Toy Story 3 Review
20 Jul 2010   Reviews

Toy Story 3 Review

Damn it! I love it when that happens…

Again this blog is living up to its one liner I’ve chosen: “movie blogging outside the frame”. Why? Because I again don’t agree with anyone else in the world. The first time this obviously happened was Avatar. And Toy Story 3 is the second time.

You know, while leaving the cinema I knew that Pixar made another very good movie. Compared to Avatar, it hits more nails and evokes way more emotions. And it’s truly better than Pixar’s Up. So, Toy Story 3 really is worth a watch. But I think you already knew that. This movie’s definitely better than most of the mediocre shit called 3D animated movies that get chewed out by Hollywood once in a while. You know, the usual shit circling around family values and other boring family oriented stuff.

But let me get one thing straight: this movie in no way ever is so good it deserves a whopping 99% rating on Rotten Tomatoes or a 9.1 on IMDB. Those ratings are beyond ridiculous.

Perhaps it’s only me (so you can challenge me in the comments) but to me it feels like the whole world went insane just because a 3D animated movie manages to present you a different plot theme accompanied by deeper and richer characters. Having this stuff is great and wonderful in those “lets-do-the-same-shit-again”-times. But does it make Toy Story 3 automatically one of the best movies ever? Sorry, but I don’t think so. (Sorry, I lost count of the…Sorries(?!?)).

Sure, Toy Story 3 has some good stuff in it, that’s a given. I love the incinerator scene and I so love Spanish Buzz womanizing everything with less plastic on it than him. Ken and Barbie were a blast, especially when she all got in serious mode and showed him who the master is. The crazy ape and the baby doll looked wonderfully creepy and the little girl at the end was so cute I could’ve cuddled her for hours. (By the way: if you’re get the feeling there are a lot of toys in this movie….well, there are! Hundreds, if not dozens!!).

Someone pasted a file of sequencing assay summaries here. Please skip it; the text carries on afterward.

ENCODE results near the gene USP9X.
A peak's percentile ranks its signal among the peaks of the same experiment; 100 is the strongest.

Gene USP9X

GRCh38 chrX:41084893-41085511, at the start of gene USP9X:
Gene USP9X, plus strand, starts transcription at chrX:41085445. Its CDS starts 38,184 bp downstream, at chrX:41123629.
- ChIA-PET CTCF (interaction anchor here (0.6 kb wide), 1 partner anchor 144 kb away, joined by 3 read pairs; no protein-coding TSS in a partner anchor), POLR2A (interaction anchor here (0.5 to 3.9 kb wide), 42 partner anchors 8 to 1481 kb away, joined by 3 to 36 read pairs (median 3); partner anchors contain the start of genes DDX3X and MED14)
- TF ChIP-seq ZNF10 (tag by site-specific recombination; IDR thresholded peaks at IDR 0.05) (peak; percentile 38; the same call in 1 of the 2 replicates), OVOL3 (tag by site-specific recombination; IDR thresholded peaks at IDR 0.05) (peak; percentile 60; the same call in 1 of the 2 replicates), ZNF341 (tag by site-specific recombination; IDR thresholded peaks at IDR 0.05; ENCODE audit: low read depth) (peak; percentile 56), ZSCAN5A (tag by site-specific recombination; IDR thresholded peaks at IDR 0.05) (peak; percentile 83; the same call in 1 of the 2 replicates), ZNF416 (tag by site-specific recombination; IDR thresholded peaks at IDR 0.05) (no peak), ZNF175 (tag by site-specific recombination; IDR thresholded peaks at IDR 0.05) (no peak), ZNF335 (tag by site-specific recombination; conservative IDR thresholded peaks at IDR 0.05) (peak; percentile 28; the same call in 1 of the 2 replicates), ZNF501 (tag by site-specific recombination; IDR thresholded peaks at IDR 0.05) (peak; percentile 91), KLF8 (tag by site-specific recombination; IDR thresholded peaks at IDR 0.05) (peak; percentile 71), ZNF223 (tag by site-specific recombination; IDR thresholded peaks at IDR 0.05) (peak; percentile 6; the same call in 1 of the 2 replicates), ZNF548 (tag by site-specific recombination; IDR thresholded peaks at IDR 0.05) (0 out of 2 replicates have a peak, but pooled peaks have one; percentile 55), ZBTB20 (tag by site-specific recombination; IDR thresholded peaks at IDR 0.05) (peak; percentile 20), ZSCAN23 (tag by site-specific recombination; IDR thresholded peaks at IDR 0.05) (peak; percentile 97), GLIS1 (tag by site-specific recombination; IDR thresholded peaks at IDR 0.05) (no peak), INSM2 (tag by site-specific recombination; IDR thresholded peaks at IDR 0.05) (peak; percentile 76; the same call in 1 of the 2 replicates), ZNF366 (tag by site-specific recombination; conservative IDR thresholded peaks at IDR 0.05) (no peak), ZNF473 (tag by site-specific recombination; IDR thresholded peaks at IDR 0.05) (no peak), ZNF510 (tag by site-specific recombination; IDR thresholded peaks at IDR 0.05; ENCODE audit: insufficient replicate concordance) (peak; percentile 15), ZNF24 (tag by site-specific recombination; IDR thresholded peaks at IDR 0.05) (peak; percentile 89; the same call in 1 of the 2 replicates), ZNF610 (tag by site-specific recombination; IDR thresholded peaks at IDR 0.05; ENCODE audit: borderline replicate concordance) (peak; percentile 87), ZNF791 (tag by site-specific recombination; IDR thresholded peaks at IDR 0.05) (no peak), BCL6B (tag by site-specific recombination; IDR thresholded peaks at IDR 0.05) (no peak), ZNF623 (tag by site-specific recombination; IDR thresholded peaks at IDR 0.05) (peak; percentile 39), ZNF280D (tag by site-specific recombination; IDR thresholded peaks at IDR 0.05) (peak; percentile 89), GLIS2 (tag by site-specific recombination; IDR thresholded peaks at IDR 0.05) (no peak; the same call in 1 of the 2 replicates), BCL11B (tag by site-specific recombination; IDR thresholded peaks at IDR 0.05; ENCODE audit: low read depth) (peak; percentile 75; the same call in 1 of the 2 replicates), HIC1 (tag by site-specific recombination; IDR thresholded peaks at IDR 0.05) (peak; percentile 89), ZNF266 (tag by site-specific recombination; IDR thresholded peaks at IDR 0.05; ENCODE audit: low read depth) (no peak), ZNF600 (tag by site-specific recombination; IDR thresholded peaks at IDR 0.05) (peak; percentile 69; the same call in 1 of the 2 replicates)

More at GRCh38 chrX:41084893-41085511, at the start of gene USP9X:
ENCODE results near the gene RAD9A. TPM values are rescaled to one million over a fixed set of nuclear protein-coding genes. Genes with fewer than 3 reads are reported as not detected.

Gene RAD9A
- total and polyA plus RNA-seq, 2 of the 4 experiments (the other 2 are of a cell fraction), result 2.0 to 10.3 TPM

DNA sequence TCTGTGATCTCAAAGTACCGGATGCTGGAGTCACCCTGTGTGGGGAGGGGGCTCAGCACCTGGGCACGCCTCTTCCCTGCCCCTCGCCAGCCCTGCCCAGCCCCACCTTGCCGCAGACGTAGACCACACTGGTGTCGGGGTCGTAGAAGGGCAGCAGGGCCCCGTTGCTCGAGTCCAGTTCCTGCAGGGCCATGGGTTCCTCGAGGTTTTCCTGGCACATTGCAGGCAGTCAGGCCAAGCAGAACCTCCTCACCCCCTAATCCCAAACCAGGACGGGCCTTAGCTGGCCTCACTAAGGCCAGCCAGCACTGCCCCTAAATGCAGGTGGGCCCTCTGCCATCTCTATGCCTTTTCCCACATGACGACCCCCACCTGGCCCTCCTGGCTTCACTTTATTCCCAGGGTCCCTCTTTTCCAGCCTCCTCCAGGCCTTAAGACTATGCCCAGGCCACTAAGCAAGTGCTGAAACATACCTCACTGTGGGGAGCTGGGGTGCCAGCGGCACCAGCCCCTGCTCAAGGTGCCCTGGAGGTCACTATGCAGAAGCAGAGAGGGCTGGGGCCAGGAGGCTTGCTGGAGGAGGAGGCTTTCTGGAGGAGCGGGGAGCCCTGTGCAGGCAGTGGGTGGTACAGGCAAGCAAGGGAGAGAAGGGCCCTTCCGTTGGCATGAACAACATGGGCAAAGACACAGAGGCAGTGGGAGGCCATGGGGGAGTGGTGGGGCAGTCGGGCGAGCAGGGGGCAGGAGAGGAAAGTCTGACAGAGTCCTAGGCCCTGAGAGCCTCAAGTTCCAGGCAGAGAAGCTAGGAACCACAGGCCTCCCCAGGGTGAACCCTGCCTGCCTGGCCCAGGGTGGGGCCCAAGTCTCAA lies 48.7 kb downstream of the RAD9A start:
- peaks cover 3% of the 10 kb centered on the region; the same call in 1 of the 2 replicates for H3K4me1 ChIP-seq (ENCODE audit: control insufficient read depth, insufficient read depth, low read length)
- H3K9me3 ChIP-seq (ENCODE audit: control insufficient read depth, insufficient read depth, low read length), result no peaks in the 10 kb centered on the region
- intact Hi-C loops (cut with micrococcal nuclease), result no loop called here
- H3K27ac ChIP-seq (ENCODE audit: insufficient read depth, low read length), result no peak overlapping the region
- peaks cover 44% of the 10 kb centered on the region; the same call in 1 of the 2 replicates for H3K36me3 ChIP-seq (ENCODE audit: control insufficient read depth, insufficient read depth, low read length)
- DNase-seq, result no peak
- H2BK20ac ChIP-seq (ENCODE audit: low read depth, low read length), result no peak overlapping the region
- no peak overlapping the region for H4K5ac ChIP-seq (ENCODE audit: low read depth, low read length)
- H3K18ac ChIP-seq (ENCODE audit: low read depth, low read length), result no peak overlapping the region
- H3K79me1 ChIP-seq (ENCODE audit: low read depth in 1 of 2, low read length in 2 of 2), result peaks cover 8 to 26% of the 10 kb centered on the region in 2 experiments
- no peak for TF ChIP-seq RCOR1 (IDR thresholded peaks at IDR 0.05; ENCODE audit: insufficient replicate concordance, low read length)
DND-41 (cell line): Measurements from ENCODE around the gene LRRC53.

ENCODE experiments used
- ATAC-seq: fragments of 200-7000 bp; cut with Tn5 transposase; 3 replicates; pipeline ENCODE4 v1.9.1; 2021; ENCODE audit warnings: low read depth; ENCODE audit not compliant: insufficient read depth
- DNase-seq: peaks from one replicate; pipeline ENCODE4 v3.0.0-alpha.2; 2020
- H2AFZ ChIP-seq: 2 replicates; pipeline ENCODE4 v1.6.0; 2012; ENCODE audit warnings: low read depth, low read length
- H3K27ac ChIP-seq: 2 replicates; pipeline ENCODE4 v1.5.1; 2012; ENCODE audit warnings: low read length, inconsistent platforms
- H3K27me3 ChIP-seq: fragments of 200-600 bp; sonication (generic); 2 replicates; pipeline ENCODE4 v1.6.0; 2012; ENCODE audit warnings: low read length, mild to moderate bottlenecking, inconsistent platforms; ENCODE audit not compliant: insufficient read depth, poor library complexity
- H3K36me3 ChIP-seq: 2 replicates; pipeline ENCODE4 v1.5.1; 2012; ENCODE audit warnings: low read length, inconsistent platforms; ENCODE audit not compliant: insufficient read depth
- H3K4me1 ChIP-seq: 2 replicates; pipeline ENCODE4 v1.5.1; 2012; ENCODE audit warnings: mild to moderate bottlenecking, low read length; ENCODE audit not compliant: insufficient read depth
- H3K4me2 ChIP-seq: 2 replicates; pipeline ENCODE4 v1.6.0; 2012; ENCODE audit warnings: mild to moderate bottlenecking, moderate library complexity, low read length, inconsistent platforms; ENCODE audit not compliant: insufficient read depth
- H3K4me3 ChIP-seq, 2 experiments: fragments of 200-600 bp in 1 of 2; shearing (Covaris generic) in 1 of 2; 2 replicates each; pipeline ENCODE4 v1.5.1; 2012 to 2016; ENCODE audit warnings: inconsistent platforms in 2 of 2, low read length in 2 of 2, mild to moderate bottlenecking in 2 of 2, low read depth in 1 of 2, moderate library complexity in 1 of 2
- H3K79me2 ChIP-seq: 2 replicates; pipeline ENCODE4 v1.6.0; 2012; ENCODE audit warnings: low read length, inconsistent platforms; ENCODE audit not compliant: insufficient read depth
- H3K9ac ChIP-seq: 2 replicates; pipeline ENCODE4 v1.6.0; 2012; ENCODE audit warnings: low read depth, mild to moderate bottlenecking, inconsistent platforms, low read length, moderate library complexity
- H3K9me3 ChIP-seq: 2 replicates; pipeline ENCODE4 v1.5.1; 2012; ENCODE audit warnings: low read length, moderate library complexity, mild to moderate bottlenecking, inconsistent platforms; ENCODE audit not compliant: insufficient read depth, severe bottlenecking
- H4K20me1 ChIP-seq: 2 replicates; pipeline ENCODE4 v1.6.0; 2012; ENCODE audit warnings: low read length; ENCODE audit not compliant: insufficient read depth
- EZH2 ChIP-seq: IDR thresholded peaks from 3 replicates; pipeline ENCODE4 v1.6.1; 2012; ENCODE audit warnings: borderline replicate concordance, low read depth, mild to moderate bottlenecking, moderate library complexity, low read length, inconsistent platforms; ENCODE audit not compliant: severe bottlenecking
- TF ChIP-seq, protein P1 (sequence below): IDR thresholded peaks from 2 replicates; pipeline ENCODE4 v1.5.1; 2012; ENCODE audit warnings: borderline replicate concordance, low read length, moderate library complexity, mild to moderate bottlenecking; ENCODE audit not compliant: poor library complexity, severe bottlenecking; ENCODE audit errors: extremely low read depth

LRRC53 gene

Is it only me or does the wall in the background really screm CHEAP TEXTURE? By the way: that's one of their many escapes...

Is it only me or does the wall in the background really scream CHEAP TEXTURE? By the way: that's one of their many escapes...

But for anything great there seems to be something subpar in this movie, too. My biggest complaint regarding Toy Story 3 is the plot full of escapes – which got repetitive to me after the second variation already. Sometimes I even got the feeling the movie’s about nothing else to be true.

First the toys get thrown out and have to escape from the garbage bag. Then Woody escapes from Sunnyville. Then he escapes from the little girl. Later in the movie the whole gang’s escaping from Sunnyville. Almost at the end they again have to escape, this time from the garbage “plant”. That’s five escapes! It really surprises me that seemingly nobody out there noticed this big flaw of the plot.

Another thing that nags me a little bit is the fact that I smelled the dark secret of Sunnyville miles ahead. I never believed the “we are all so lovey-dovey stuff”. Not for one second. The same has been done to death in other movies already. I didn’t know what exactly would be going wrong but I knew that there’d be a small surprise for the gang.

This thing is nothing major here, I presume the producers knew it already but went ahead to use this plot device. It works well enough to introduce us to the movies antagonists, but a different way of doing this would’ve been great, too. At the very least, Pixar’s Cars was way worse in that department. On the other hand, Wall-E was way better.

Welcome to Sunnyville which is so sunny you get suspicious.

Welcome to Sunnyville which is so sunny you get suspicious.

The incinerator scene with all characters accepting their fate was very well done. Kudos to them for pulling this scene of. On the other hand, they missed an epic opportunity to create not only a good but pitch perfect plot. You know, the longer I watched Toy Story 3, the more I knew they should’ve focused on the similarities between Sir Lots-A-Hug Lotso and Woody. Both toys held the same feeling, the only difference being that Lotso is on the opposite end of the spectrum. Pixar should’ve let Woody and the gang help Lotso on his journey to his old owner. Upon reaching their destination they should’ve learned that his old owner died many years ago. In other words: Lotso’s backstory took place many decades ago. Boy, that would’ve been a revelation. And it would’ve carried a heavy truth: no matter how much you don’t want to things are changing.

But yeah, they went for the incinerator. Which is not a bad thing, I might add. I only think the plot above would’ve been more interesting. And it would’ve had not a single escape…

Nevertheless, compared to the other stuff released by Hollywood this movie definitely worth a watch. But no matter how I look at it, it’s not one of the best movies ever.

Is someone out there who agrees with me?

The biggest disappointment of 2010.

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